Members of USD No. 480’s design team visits with DLR architects outside of a new middle school at a Kansas City suburb using the same design that will be duplicated in Liberal. Members of the design team visited a middle school in Kansas City and then saw the concept of the elementary school in Little Rock, Ark., Thursday. L&T photo/Earl Watt
Design team tours schools
By EARL WATT
• Leader & Times
No one buys a house without getting to do a walk-through, and members of USD No. 480’s Design Team were able to take a look at actual schools that are using the same architectural drawings that will be constructed in Liberal following the successful passage of a bond earlier this spring.
Getting to see the schools that will open for classes this fall in Kansas City and Little Rock will help the current phase of design by having a better understanding of how the space will be used and what to modify before the construction phase begins.
By identifying changes now, the district can save big dollars on trying to make modifications later in the process.
“The big benefit of a trip like that is taking a group that has yet to see the buildings,” Superintendent Paul Larkin said. “The more that get into the prototype buildings, the more it will benefit us as we move forward in the developmental design phase.”
The walk-through produced immediate results when design team members were able to identify changes that will be needed in Liberal.
“A perfect example was an elementary principal identifying PE office space,” Larkin said. “We have two PE teachers, and they only had one small office, so immediately we were being able to make an adjustment with the architect. Who knows the kinds of problems that saved down the road.”
The team walked through with the architect that designed the schools, and he was able to take notes to make necessary adjustments from the feedback.
The group was also able to see a new concept that will be implemented in the new schools — discovery areas.
“Looking at those spaces, teachers and principals were able to identify what can we do,” Larkin said. “The possibilities are endless.”
The group was also able to see science labs in the middle schools and determine how many would actually be needed, heading off more expense and creating a school that will meet the needs in Liberal.
The team flew from Liberal to the Kansas City and Little Rock locations in a day, and the flight time also allowed for more collaboration on what was seen.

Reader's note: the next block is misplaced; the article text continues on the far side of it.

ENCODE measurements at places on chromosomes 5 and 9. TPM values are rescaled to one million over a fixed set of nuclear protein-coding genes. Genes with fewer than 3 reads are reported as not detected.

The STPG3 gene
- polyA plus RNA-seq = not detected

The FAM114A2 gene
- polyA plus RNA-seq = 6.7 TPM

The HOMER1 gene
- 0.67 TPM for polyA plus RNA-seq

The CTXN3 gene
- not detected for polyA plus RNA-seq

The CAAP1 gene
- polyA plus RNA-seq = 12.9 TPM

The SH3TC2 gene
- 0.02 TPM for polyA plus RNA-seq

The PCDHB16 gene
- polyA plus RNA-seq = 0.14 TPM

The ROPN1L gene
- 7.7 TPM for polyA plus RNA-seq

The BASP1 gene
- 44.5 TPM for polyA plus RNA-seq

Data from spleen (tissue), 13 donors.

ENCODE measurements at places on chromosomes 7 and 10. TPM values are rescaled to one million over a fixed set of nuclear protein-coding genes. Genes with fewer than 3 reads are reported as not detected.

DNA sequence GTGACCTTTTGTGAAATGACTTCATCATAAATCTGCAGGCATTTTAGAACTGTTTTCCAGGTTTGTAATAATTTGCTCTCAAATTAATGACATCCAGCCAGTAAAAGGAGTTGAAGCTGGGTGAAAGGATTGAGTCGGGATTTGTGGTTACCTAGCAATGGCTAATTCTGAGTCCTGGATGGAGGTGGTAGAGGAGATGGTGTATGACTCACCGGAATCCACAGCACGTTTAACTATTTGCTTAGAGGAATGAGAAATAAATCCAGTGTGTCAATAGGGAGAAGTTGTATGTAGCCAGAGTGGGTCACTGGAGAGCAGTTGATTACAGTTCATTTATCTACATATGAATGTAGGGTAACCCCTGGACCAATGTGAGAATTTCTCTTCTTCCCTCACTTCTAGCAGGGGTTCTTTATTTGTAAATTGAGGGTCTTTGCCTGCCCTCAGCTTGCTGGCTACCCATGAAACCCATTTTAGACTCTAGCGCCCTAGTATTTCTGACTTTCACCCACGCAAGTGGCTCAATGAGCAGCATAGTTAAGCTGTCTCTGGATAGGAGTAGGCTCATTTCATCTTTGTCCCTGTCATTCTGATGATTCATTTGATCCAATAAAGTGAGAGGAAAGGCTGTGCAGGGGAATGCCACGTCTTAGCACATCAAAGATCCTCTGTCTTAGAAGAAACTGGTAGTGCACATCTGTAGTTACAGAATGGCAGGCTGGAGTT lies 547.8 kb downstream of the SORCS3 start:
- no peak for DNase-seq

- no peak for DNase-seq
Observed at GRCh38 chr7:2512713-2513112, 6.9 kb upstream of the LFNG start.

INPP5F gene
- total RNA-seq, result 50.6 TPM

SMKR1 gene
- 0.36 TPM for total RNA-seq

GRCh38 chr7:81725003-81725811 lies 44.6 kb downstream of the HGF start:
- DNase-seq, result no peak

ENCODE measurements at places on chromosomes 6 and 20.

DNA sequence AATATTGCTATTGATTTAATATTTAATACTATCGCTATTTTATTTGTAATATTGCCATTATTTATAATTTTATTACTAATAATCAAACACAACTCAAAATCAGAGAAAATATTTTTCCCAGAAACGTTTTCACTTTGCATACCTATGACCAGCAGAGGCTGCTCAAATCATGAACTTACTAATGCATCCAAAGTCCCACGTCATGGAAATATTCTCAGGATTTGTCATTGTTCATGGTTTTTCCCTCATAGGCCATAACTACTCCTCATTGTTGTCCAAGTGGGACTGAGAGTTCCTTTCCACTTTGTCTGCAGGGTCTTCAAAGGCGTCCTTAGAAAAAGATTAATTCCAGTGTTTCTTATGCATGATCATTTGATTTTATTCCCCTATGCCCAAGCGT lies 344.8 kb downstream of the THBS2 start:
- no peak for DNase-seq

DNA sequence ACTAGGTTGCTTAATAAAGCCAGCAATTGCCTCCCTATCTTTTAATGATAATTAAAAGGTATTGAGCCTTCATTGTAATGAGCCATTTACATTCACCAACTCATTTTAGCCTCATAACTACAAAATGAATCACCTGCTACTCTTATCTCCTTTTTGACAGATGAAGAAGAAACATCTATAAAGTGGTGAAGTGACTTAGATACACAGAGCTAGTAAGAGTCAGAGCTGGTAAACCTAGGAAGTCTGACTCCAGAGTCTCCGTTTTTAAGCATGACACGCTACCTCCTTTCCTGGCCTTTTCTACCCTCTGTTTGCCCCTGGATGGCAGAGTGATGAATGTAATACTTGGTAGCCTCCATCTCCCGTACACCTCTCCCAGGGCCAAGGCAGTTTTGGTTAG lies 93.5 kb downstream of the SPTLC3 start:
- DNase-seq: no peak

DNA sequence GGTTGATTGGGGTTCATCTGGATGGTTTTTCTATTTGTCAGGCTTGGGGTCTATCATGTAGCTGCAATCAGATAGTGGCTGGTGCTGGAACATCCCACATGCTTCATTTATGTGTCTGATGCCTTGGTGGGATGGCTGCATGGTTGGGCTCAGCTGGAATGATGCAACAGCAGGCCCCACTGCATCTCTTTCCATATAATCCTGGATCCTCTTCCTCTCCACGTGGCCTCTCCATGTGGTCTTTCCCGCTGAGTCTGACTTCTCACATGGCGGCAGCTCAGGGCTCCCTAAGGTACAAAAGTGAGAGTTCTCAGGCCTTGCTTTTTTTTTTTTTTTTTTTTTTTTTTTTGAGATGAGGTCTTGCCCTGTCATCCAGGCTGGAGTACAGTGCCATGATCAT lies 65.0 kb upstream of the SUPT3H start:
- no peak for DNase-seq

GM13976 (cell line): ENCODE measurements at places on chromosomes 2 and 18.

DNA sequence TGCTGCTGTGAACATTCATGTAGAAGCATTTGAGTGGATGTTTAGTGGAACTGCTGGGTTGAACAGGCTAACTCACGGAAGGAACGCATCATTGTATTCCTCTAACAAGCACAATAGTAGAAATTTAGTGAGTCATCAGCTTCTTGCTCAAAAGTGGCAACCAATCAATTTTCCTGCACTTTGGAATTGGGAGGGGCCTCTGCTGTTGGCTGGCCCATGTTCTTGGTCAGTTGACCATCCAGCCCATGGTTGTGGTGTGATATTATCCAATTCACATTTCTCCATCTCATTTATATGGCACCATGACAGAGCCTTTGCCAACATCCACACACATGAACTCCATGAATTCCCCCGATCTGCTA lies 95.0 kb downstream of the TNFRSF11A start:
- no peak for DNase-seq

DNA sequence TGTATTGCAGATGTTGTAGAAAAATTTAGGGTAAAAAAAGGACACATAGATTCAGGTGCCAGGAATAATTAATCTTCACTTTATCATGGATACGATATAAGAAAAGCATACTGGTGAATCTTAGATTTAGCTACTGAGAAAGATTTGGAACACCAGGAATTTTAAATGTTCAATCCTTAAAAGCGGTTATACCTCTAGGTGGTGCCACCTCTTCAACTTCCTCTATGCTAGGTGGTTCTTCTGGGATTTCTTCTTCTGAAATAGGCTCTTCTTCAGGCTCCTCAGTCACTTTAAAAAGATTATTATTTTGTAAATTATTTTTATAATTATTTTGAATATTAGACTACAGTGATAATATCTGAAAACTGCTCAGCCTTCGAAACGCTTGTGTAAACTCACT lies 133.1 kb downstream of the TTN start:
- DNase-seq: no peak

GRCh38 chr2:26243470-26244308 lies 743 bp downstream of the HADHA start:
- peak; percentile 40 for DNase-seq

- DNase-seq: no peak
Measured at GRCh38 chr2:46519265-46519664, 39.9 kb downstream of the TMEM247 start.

“We had 12 hours together,” Larkin said. “That is a significant amount of time to talk about things and thinking about things. What is the timeframe like? When will we come up with names? What will the colors be? It was a great opportunity to continue the conversation.”
Having the architect on the walk-throughs was also a significant advantage when the team had questions.
“We can speculate about plans, but when you have the gentleman who designed it, he can talk to you about the intent, why it was designed a certain way,” Larkin said. “A great example was the two different kinds of metal panel exteriors. What are the benefits of a profile panel, what was the intent? He talked to us about shadow lines, and we can talk to him about why we don’t like a certain look in Liberal, and he can understand us and we understand him.”
Another advantage was being able to talk to the contractor building the design and what he learned, and how that could help when the construction phase begins in Liberal.
“I had the opportunity to visit with contractor this time and last time,” Larkin said. “Those discussions were one of the reasons we wanted to go away from polished concrete. It really reinforced it for us. The time we spend now during this planning phase is vital. They were doing some value engineered things there, taking things out. He just reinforced the time and energy you plan upfront is vital. By the time the contractors are in the building you won’t save much, you have to figure it out now to be efficient. That’s just another reason to take this trip and look at those buildings and doing our due diligence.”
Those that took the trip were able to have input and bring ideas back to the entire design team, which was another approach Larkin has appreciated about the entire process.
“They were thankful to have the opportunity to walk those buildings,” Larkin said. “We had building administrators, central office, teachers, and community member representation that aided with the vision and worked on bond. We need to keep our community involved moving forward. It has been successful, and we need to keep everyone working together and informed. They are glad to see it firsthand and to be a part of the planning.”
The group will have another meeting in Liberal with the entire design team and share what was learned before making final recommendations to the architects later this summer.
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